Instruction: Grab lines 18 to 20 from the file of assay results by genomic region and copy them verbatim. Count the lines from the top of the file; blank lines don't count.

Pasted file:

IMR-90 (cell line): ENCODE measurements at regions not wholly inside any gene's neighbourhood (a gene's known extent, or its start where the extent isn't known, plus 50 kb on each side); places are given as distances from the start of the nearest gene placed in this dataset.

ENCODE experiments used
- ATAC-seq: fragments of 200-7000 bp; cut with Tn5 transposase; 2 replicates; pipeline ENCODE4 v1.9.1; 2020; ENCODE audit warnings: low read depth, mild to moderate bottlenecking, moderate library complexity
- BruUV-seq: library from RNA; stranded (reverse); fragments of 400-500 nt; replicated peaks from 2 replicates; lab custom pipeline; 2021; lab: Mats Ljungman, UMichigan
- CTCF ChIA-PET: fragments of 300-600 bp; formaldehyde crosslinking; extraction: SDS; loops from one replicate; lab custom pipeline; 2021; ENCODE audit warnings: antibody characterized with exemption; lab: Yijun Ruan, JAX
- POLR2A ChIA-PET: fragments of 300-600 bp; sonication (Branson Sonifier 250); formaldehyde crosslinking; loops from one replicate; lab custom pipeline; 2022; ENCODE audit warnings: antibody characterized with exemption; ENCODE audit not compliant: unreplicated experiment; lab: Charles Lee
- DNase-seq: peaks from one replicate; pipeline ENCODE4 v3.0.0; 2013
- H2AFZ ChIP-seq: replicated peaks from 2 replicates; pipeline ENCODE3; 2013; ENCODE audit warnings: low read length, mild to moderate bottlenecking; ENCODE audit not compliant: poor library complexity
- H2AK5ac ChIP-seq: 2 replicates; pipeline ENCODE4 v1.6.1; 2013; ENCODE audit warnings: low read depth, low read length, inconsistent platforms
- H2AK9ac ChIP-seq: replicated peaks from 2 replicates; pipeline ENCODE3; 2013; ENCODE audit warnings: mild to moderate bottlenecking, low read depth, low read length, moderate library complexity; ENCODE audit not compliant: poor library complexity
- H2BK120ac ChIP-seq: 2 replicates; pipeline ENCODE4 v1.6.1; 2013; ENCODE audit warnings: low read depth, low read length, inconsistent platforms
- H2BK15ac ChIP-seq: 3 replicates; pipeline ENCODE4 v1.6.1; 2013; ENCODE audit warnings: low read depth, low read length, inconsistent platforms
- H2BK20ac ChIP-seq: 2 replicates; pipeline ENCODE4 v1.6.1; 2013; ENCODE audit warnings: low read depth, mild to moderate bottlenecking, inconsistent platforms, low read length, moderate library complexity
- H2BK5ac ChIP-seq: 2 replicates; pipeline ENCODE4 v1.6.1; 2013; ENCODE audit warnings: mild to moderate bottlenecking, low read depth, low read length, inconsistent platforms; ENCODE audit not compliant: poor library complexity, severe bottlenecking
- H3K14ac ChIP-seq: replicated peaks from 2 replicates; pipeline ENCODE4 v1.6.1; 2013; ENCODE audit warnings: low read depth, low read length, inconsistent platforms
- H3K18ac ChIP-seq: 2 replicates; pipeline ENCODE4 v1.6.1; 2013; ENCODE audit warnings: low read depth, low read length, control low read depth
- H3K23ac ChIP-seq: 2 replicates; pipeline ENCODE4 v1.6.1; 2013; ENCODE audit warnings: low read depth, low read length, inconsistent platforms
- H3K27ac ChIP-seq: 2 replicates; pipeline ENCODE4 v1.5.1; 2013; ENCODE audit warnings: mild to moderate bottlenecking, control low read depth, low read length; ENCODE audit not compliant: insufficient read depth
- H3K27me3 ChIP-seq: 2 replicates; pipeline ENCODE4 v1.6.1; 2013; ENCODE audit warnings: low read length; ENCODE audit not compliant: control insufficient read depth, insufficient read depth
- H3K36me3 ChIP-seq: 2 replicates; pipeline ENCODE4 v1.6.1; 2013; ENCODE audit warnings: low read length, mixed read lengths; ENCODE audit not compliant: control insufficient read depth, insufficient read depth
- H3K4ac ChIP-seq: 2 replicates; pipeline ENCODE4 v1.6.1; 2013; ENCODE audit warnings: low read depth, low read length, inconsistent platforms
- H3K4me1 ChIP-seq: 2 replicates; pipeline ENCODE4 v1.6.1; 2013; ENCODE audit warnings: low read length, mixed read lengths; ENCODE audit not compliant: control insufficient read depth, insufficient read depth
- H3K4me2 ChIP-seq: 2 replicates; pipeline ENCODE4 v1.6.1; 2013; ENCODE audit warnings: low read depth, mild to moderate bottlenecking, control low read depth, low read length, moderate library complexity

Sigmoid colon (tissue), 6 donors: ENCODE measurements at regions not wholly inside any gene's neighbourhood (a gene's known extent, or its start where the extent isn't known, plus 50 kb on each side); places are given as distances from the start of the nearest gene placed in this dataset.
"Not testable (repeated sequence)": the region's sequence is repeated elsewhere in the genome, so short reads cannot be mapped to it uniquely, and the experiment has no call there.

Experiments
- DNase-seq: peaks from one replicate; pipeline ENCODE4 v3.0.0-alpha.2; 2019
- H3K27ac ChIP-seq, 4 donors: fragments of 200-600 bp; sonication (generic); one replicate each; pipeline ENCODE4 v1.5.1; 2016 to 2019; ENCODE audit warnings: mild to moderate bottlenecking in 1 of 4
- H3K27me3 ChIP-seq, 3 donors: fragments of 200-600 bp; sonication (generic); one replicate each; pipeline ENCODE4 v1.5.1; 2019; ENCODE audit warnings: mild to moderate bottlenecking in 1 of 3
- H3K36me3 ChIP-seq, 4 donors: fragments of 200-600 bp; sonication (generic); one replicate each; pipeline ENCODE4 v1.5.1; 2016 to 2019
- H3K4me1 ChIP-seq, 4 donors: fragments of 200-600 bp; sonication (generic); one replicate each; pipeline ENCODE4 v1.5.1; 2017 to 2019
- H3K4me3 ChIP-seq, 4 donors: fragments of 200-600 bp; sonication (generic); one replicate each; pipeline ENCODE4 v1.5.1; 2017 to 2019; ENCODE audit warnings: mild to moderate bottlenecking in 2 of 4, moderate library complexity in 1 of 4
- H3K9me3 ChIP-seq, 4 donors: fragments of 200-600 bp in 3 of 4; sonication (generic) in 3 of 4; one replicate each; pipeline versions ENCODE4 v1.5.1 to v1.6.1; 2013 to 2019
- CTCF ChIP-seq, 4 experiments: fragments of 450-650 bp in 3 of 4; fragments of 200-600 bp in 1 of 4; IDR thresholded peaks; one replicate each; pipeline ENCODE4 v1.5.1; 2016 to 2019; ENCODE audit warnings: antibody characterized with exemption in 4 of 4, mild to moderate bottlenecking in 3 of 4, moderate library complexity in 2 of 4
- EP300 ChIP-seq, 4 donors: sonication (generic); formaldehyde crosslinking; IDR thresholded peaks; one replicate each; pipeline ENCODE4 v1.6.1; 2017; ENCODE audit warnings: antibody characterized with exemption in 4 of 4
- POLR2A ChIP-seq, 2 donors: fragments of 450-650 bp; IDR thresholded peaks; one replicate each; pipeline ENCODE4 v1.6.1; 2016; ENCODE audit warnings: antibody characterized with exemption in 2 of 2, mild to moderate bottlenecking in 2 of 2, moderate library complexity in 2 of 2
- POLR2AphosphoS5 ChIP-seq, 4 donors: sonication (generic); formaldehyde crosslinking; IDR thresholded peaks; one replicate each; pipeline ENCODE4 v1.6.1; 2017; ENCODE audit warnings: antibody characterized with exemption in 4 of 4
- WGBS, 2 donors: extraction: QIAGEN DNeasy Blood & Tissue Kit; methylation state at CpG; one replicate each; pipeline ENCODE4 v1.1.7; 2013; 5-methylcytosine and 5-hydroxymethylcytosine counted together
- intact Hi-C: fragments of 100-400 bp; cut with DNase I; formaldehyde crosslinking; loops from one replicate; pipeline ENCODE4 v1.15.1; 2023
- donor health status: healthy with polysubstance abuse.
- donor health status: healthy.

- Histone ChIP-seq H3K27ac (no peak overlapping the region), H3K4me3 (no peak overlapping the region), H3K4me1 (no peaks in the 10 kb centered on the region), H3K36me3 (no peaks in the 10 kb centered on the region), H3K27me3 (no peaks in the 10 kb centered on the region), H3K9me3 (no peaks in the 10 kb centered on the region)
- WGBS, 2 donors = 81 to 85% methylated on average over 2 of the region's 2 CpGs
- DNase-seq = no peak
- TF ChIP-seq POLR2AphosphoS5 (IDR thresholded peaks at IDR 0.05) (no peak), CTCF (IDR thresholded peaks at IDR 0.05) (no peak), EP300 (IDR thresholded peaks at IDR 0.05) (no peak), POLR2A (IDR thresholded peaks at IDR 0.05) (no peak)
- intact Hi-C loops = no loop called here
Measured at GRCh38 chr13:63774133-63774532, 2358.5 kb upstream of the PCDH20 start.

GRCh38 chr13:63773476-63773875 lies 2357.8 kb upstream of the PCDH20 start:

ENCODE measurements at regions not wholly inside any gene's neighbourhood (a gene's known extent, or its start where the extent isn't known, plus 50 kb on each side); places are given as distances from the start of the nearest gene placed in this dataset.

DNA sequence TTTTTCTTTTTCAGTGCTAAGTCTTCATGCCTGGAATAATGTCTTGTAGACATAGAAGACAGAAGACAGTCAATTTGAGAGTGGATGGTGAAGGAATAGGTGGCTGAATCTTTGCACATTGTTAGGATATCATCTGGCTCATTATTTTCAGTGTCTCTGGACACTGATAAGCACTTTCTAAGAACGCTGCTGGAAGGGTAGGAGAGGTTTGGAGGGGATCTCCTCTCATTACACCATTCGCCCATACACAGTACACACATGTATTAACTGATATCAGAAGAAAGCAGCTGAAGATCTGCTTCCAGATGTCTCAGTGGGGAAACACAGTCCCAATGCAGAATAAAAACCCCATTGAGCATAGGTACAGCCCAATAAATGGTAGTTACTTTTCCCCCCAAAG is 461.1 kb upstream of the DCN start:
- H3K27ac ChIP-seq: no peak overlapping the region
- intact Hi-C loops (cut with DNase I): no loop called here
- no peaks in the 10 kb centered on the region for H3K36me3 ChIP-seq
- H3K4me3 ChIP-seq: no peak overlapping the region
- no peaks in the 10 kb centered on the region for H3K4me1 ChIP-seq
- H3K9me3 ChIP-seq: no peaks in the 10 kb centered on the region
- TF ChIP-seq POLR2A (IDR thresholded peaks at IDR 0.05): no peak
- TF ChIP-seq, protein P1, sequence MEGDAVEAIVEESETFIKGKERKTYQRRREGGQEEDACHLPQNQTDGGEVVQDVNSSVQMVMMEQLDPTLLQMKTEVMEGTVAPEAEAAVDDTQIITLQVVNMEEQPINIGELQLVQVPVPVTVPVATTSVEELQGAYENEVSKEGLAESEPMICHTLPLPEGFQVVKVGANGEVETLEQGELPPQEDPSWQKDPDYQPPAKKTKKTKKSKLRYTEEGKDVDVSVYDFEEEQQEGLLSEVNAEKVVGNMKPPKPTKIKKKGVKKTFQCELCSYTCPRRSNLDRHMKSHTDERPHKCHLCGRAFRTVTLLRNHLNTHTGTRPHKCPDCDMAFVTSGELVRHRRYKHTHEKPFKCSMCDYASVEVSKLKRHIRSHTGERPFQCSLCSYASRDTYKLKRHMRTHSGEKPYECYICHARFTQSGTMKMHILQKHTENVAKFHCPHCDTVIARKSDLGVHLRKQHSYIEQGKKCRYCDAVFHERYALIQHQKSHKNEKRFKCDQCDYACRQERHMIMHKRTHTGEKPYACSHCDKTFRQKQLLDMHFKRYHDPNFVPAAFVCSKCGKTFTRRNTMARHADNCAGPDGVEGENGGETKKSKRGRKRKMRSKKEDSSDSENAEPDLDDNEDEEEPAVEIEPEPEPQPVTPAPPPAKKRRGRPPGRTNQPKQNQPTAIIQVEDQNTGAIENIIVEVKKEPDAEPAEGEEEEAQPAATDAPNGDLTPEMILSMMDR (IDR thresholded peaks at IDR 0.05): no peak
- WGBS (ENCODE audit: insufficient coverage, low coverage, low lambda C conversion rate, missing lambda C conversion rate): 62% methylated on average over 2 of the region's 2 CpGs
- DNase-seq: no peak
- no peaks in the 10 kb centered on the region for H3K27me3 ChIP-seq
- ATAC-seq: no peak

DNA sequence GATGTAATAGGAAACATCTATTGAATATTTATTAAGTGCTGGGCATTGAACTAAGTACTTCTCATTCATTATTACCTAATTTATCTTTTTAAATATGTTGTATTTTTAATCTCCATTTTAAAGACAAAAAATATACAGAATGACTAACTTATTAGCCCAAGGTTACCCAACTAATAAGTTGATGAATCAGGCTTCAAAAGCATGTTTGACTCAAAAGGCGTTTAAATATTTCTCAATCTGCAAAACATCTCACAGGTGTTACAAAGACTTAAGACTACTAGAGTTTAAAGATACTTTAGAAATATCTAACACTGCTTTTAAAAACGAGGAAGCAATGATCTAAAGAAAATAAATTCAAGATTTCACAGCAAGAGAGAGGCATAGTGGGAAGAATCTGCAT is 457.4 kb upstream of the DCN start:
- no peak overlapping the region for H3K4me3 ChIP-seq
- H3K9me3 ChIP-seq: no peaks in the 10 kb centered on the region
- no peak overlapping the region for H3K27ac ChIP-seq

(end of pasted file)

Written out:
- H3K27ac ChIP-seq: 2 replicates; pipeline ENCODE4 v1.5.1; 2013; ENCODE audit warnings: mild to moderate bottlenecking, control low read depth, low read length; ENCODE audit not compliant: insufficient read depth
- H3K27me3 ChIP-seq: 2 replicates; pipeline ENCODE4 v1.6.1; 2013; ENCODE audit warnings: low read length; ENCODE audit not compliant: control insufficient read depth, insufficient read depth
- H3K36me3 ChIP-seq: 2 replicates; pipeline ENCODE4 v1.6.1; 2013; ENCODE audit warnings: low read length, mixed read lengths; ENCODE audit not compliant: control insufficient read depth, insufficient read depth